Not commenting on the validity of the point of view, i would like to provide some context, recalling that this is directed towards superintendents, not people who are on the ground.
B. Not all teachers are competent in the use of computing technology. The coordinator therefore has to work in this context, not an idealization of the upper administration. Often the idea that the technology coordinator works for upper administration, not for the teachers is the cause of the problem.
C. Recall that most students in most school districts are under 13. Most resources a pushed to this audience. It may hurt the minority of students who are 14-18, but there it is.
F. In a lab situation 100% safety is often achieved. School have gone for years without a serious injury in a chemistry or electronics lab.
G. School introduces tools and resources slowly. We do not give a soldering iron to a student without instruction on it's use. Most school are not going to take a field trip to the federal prison. I know this is hyperbole but really effort is taken to allow children to grown, not just throw them in the ocean and make them swim.
I. Everything happens within a context of intentional scaffolding. Expectations are set high, but a framework is carefully built to allow students and teachers to reach those expectations safely.
N. A decreasing number of teachers live, or even grew up, near where the students live. Teach for America, for instance, often will move teachers across a number of states to teach in urban environments in which the are absolutely unfamiliar. If you teachers do live in the community, more power to you, but many do not.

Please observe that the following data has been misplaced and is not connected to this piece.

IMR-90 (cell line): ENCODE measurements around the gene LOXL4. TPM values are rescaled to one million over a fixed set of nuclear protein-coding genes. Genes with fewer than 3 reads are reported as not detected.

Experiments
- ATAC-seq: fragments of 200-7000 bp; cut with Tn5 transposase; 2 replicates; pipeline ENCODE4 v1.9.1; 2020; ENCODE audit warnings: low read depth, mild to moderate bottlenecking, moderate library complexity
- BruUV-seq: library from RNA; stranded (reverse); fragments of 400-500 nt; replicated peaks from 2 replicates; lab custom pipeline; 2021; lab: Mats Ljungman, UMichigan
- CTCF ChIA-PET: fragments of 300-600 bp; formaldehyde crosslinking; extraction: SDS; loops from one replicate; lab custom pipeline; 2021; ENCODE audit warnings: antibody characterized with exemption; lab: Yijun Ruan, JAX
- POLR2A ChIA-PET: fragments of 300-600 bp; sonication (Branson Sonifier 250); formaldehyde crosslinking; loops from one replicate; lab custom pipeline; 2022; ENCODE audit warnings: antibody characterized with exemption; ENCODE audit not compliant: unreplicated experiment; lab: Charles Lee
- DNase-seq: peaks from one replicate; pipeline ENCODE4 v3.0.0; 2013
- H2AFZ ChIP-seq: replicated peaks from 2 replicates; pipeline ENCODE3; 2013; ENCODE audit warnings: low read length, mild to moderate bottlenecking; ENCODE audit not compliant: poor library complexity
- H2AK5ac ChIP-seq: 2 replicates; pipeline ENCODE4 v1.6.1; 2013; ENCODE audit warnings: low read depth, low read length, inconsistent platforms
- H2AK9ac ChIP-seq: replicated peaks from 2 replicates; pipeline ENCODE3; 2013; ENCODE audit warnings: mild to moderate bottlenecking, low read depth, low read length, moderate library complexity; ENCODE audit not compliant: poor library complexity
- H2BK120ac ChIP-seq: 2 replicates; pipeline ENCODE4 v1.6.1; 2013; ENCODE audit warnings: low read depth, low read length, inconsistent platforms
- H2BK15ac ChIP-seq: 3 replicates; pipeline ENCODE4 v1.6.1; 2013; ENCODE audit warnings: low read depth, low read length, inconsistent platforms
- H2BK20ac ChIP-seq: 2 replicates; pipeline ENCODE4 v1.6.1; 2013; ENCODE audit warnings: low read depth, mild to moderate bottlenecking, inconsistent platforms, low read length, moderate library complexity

Q. I do not know what the definition of trust here. Do your trust a teacher to spend the night with a kid, or even stay in the same room unaccompanied with a kid? Discuss.
V. Exactly. Use the Intertubes to teach, do not just throw them in front of it like a TV.
Y. Schools need to use this hyperconnectivity to teach, and students need to learn it as a tool. How many people do you know who just the computer to play games and the phone to get dates?
Again, I do not disagree with anything in particular, just wondering where he is coming from in terms of context.
@curtmack: Just so. Elected officials worry about public opinion (locally, due to elections, and regionally, due to higher-ranking office-holders). Complaints that don't have a cost in public support for elected officials can be ignored, and it's safest to do so (since any change might have such a cost). You stay elected if you judge these things well, and get booted if you don't. The appropriateness of the policy isn't a direct consideration, either way. My original point was that an appeal to reason won't lead a Vicar of Bray to adjust his position or take any kind of stand.
The solution, I think, isn't to become the one with the most leverage on policy, as that's hard to arrange, even harder to maintain, and just makes you the authority that has to be bypassed when you happen to be in the wrong. The trick is to switch to a system where there's more than just one approach available, so you can pick the one you like best.
Wow, G. could not be more wrong. Go work at a significantly large PD for a week in the crimes against persons unit or juvenile unit and see how many solicitation complaints come in. The list you give of people bringing attention to this are those that have access to the actual data regarding the threat. If it isn't in the news ... it's probably because it happens all the time. What percentage of car accidents make it into the news paper?
Schneier.com is a personal website. Opinions expressed are not necessarily those of BT.